Sleep deprivation can amplify symptoms of ADHD in children by diminishing cognitive function and taxing an already challenged mind. Symptoms such as inattention and focus are compromised, sometimes to the point where even someone without ADHD could be thought to have the disorder. Getting enough regular sleep, however, can improve, or sometimes eliminate, these same symptoms, so that treatment becomes much easier for both patients and doctors, according to Lisa Shives, M.D.
Shives is a sleep medicine expert, and the founder and medical director of The Linden Center for Sleep & Weight Management. She also is on the board of directors of the National Sleep Foundation and one of the four primary experts on the website www.ADHDmoments.com, helping to promote its “Making Moments” campaign that offers parents and educators advice on how to work with ADHD children.
“Symptoms of ADHD overlap with chronic poor sleep,” she said. She noted that there are very different sleep requirements for different ages. Elementary and middle school-aged children need 10-12 hours of sleep per night, she said. High schoolers need 9 to 9-1/2 hours and adults need 7-8 hours of sleep. “Nobody is at their best below 6 hours,” Shives said. She encourages people to get an extra hour or two of sleep on the weekends, if possible. Parents can help their children meet the challenges of ADHD by making sure they get enough sleep as well.
ADHD, or attention deficit hyperactivity disorder, includes symptoms such as forgetfulness, impulsivity, lack of focus, trouble paying attention and restlessness. It is a chronic disorder, but one that can often be easily treated with therapy and/or medication.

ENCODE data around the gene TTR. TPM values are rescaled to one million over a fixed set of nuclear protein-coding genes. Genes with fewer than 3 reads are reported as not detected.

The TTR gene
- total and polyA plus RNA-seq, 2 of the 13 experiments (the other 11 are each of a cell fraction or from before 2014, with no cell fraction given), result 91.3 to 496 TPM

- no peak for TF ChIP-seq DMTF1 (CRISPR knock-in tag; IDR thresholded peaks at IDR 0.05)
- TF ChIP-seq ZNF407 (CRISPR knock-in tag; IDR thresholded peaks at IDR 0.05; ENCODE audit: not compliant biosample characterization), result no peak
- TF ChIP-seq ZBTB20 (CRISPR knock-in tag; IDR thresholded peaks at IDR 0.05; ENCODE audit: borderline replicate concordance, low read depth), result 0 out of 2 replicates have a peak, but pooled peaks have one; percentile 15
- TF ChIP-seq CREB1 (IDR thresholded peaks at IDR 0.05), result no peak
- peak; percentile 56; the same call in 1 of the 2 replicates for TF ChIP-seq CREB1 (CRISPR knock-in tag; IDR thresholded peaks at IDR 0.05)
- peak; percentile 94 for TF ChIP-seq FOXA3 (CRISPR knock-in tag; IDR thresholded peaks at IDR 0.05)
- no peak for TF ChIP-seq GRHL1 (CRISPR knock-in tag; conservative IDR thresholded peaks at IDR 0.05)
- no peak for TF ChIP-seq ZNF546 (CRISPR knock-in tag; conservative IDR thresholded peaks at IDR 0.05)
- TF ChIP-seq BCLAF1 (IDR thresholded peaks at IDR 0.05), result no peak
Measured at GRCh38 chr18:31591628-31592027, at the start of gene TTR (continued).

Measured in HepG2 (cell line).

“Human beings are meant to sleep at night,” Shives said, “not up making auto parts or doing IT work... Everybody’s trying to burn it at both ends these days,” and “children (and adults) with ADHD are taking on challenges already. They are behind the 8-Ball.”
She offered her advice for making it easier to fall asleep at night and get in enough hours of sleep to help tame ADHD symptoms:
- Shut off electronics one to two hours before bedtime, especially ones that are used close to the face. The blue light that is emitted encourages wakefulness. “Nobody is listening to the “no electronics” warning,” Shives said. “That’s just fanning the fire of having a sleep disorder.”
- Try to be in relative darkness an hour before a desired bedtime.
- Listening to audiobooks can lull one to sleep – “Don’t listen to The Girl with the Dragon Tattoo,” Shives said, noting the “wakeful” type of content it contains. She suggests something more calming, such as Jane Eyre, or some 19th century novel. Also, cognitive calming CDs and sleep CDs can help.
Untreated sleep apnea also is a condition that can cause sleep disruption and the symptoms that mimic ADHD. Often with children, removing their tonsils is all that is necessary to cure sleep apnea and improve attention and focus. “If your child is being diagnosed with depression, anxiety or ADHD, a benign step is to go get a sleep test,” Shives said. “ADHD is a diagnosis of exclusions…you have to rule out all of these other things to get to ADHD.”
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